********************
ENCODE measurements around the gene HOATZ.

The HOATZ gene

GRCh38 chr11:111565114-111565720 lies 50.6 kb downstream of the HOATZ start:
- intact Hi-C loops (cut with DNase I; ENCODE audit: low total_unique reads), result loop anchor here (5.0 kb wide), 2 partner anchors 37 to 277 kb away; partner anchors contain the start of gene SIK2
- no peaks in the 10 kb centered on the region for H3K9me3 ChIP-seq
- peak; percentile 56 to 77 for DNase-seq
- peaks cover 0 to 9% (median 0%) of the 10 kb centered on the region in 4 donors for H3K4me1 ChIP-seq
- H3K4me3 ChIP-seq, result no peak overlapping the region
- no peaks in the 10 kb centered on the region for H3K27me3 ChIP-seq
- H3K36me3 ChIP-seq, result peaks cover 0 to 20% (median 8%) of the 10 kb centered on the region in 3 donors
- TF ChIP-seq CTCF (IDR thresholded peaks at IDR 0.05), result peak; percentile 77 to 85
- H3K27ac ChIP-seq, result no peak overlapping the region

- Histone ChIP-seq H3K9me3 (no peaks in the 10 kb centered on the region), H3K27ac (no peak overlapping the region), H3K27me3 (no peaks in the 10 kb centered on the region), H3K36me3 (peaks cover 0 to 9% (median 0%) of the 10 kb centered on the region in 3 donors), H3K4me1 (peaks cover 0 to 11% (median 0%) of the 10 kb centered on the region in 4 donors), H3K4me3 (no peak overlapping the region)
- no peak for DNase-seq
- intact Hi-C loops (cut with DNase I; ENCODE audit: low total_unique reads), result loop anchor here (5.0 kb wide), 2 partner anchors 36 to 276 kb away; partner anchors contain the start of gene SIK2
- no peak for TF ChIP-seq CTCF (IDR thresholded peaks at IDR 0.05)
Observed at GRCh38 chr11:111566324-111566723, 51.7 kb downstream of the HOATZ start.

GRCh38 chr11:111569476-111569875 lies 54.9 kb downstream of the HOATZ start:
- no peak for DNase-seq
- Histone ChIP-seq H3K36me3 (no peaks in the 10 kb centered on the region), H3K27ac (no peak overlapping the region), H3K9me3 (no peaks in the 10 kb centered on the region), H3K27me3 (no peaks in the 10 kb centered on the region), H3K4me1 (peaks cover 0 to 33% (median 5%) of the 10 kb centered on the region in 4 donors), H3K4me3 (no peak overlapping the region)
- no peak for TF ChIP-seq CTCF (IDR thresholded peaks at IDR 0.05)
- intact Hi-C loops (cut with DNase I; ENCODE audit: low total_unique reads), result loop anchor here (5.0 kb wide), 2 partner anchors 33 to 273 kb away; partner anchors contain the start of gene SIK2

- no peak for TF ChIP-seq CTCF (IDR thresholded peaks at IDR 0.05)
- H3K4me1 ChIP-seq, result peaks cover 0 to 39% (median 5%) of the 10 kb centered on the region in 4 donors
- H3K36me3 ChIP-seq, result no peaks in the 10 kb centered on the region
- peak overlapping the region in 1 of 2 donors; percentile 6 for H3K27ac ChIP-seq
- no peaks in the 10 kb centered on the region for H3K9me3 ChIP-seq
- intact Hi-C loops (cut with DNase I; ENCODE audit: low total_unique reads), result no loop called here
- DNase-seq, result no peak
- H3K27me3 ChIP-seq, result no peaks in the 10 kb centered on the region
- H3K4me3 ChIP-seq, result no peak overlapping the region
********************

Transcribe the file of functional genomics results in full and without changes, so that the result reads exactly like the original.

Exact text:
ENCODE measurements around the gene HOATZ.

The HOATZ gene

GRCh38 chr11:111565114-111565720 lies 50.6 kb downstream of the HOATZ start:
- intact Hi-C loops (cut with DNase I; ENCODE audit: low total_unique reads), result loop anchor here (5.0 kb wide), 2 partner anchors 37 to 277 kb away; partner anchors contain the start of gene SIK2
- no peaks in the 10 kb centered on the region for H3K9me3 ChIP-seq
- peak; percentile 56 to 77 for DNase-seq
- peaks cover 0 to 9% (median 0%) of the 10 kb centered on the region in 4 donors for H3K4me1 ChIP-seq
- H3K4me3 ChIP-seq, result no peak overlapping the region
- no peaks in the 10 kb centered on the region for H3K27me3 ChIP-seq
- H3K36me3 ChIP-seq, result peaks cover 0 to 20% (median 8%) of the 10 kb centered on the region in 3 donors
- TF ChIP-seq CTCF (IDR thresholded peaks at IDR 0.05), result peak; percentile 77 to 85
- H3K27ac ChIP-seq, result no peak overlapping the region

- Histone ChIP-seq H3K9me3 (no peaks in the 10 kb centered on the region), H3K27ac (no peak overlapping the region), H3K27me3 (no peaks in the 10 kb centered on the region), H3K36me3 (peaks cover 0 to 9% (median 0%) of the 10 kb centered on the region in 3 donors), H3K4me1 (peaks cover 0 to 11% (median 0%) of the 10 kb centered on the region in 4 donors), H3K4me3 (no peak overlapping the region)
- no peak for DNase-seq
- intact Hi-C loops (cut with DNase I; ENCODE audit: low total_unique reads), result loop anchor here (5.0 kb wide), 2 partner anchors 36 to 276 kb away; partner anchors contain the start of gene SIK2
- no peak for TF ChIP-seq CTCF (IDR thresholded peaks at IDR 0.05)
Observed at GRCh38 chr11:111566324-111566723, 51.7 kb downstream of the HOATZ start.

GRCh38 chr11:111569476-111569875 lies 54.9 kb downstream of the HOATZ start:
- no peak for DNase-seq
- Histone ChIP-seq H3K36me3 (no peaks in the 10 kb centered on the region), H3K27ac (no peak overlapping the region), H3K9me3 (no peaks in the 10 kb centered on the region), H3K27me3 (no peaks in the 10 kb centered on the region), H3K4me1 (peaks cover 0 to 33% (median 5%) of the 10 kb centered on the region in 4 donors), H3K4me3 (no peak overlapping the region)
- no peak for TF ChIP-seq CTCF (IDR thresholded peaks at IDR 0.05)
- intact Hi-C loops (cut with DNase I; ENCODE audit: low total_unique reads), result loop anchor here (5.0 kb wide), 2 partner anchors 33 to 273 kb away; partner anchors contain the start of gene SIK2

- no peak for TF ChIP-seq CTCF (IDR thresholded peaks at IDR 0.05)
- H3K4me1 ChIP-seq, result peaks cover 0 to 39% (median 5%) of the 10 kb centered on the region in 4 donors
- H3K36me3 ChIP-seq, result no peaks in the 10 kb centered on the region
- peak overlapping the region in 1 of 2 donors; percentile 6 for H3K27ac ChIP-seq
- no peaks in the 10 kb centered on the region for H3K9me3 ChIP-seq
- intact Hi-C loops (cut with DNase I; ENCODE audit: low total_unique reads), result no loop called here
- DNase-seq, result no peak
- H3K27me3 ChIP-seq, result no peaks in the 10 kb centered on the region
- H3K4me3 ChIP-seq, result no peak overlapping the region